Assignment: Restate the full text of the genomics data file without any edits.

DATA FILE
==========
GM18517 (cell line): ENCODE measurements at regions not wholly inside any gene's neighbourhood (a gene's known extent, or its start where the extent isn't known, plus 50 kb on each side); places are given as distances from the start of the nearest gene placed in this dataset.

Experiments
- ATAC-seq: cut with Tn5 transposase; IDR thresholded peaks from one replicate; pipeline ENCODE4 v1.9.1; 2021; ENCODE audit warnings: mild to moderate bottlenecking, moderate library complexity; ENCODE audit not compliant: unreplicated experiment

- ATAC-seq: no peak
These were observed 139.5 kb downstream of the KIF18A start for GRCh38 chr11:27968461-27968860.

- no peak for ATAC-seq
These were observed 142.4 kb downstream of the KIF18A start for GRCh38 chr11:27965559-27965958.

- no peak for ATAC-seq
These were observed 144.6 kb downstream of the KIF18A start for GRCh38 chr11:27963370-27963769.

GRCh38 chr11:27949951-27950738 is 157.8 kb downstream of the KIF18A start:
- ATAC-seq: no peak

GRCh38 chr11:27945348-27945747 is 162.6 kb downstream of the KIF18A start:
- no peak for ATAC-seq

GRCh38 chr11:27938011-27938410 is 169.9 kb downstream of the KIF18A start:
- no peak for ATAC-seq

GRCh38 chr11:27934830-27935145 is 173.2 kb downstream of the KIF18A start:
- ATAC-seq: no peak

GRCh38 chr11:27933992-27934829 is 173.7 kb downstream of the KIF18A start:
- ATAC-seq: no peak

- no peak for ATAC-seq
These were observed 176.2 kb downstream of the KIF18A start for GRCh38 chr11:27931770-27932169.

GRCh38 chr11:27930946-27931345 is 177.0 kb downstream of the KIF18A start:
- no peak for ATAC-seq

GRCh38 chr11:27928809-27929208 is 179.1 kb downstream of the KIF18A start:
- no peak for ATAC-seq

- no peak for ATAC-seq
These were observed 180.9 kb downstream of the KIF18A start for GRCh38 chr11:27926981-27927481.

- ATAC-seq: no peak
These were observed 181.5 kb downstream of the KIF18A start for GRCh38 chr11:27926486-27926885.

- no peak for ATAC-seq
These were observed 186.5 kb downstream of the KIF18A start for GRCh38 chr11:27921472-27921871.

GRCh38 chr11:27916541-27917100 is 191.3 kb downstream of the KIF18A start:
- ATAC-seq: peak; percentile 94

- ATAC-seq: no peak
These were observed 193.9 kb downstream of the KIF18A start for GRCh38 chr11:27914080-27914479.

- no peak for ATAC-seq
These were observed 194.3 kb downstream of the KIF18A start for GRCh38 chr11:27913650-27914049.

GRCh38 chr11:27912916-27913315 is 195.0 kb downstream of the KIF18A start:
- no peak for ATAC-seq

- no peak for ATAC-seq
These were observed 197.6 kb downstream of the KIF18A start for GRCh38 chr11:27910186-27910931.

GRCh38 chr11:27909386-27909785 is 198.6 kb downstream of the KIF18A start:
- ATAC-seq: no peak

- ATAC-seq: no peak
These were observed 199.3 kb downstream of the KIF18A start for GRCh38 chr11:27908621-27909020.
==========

GM18517 (cell line): ENCODE measurements at regions not wholly inside any gene's neighbourhood (a gene's known extent, or its start where the extent isn't known, plus 50 kb on each side); places are given as distances from the start of the nearest gene placed in this dataset.

Experiments
- ATAC-seq: cut with Tn5 transposase; IDR thresholded peaks from one replicate; pipeline ENCODE4 v1.9.1; 2021; ENCODE audit warnings: mild to moderate bottlenecking, moderate library complexity; ENCODE audit not compliant: unreplicated experiment

- ATAC-seq: no peak
These were observed 139.5 kb downstream of the KIF18A start for GRCh38 chr11:27968461-27968860.

- no peak for ATAC-seq
These were observed 142.4 kb downstream of the KIF18A start for GRCh38 chr11:27965559-27965958.

- no peak for ATAC-seq
These were observed 144.6 kb downstream of the KIF18A start for GRCh38 chr11:27963370-27963769.

GRCh38 chr11:27949951-27950738 is 157.8 kb downstream of the KIF18A start:
- ATAC-seq: no peak

GRCh38 chr11:27945348-27945747 is 162.6 kb downstream of the KIF18A start:
- no peak for ATAC-seq

GRCh38 chr11:27938011-27938410 is 169.9 kb downstream of the KIF18A start:
- no peak for ATAC-seq

GRCh38 chr11:27934830-27935145 is 173.2 kb downstream of the KIF18A start:
- ATAC-seq: no peak

GRCh38 chr11:27933992-27934829 is 173.7 kb downstream of the KIF18A start:
- ATAC-seq: no peak

- no peak for ATAC-seq
These were observed 176.2 kb downstream of the KIF18A start for GRCh38 chr11:27931770-27932169.

GRCh38 chr11:27930946-27931345 is 177.0 kb downstream of the KIF18A start:
- no peak for ATAC-seq

GRCh38 chr11:27928809-27929208 is 179.1 kb downstream of the KIF18A start:
- no peak for ATAC-seq

- no peak for ATAC-seq
These were observed 180.9 kb downstream of the KIF18A start for GRCh38 chr11:27926981-27927481.

- ATAC-seq: no peak
These were observed 181.5 kb downstream of the KIF18A start for GRCh38 chr11:27926486-27926885.

- no peak for ATAC-seq
These were observed 186.5 kb downstream of the KIF18A start for GRCh38 chr11:27921472-27921871.

GRCh38 chr11:27916541-27917100 is 191.3 kb downstream of the KIF18A start:
- ATAC-seq: peak; percentile 94

- ATAC-seq: no peak
These were observed 193.9 kb downstream of the KIF18A start for GRCh38 chr11:27914080-27914479.

- no peak for ATAC-seq
These were observed 194.3 kb downstream of the KIF18A start for GRCh38 chr11:27913650-27914049.

GRCh38 chr11:27912916-27913315 is 195.0 kb downstream of the KIF18A start:
- no peak for ATAC-seq

- no peak for ATAC-seq
These were observed 197.6 kb downstream of the KIF18A start for GRCh38 chr11:27910186-27910931.

GRCh38 chr11:27909386-27909785 is 198.6 kb downstream of the KIF18A start:
- ATAC-seq: no peak

- ATAC-seq: no peak
These were observed 199.3 kb downstream of the KIF18A start for GRCh38 chr11:27908621-27909020.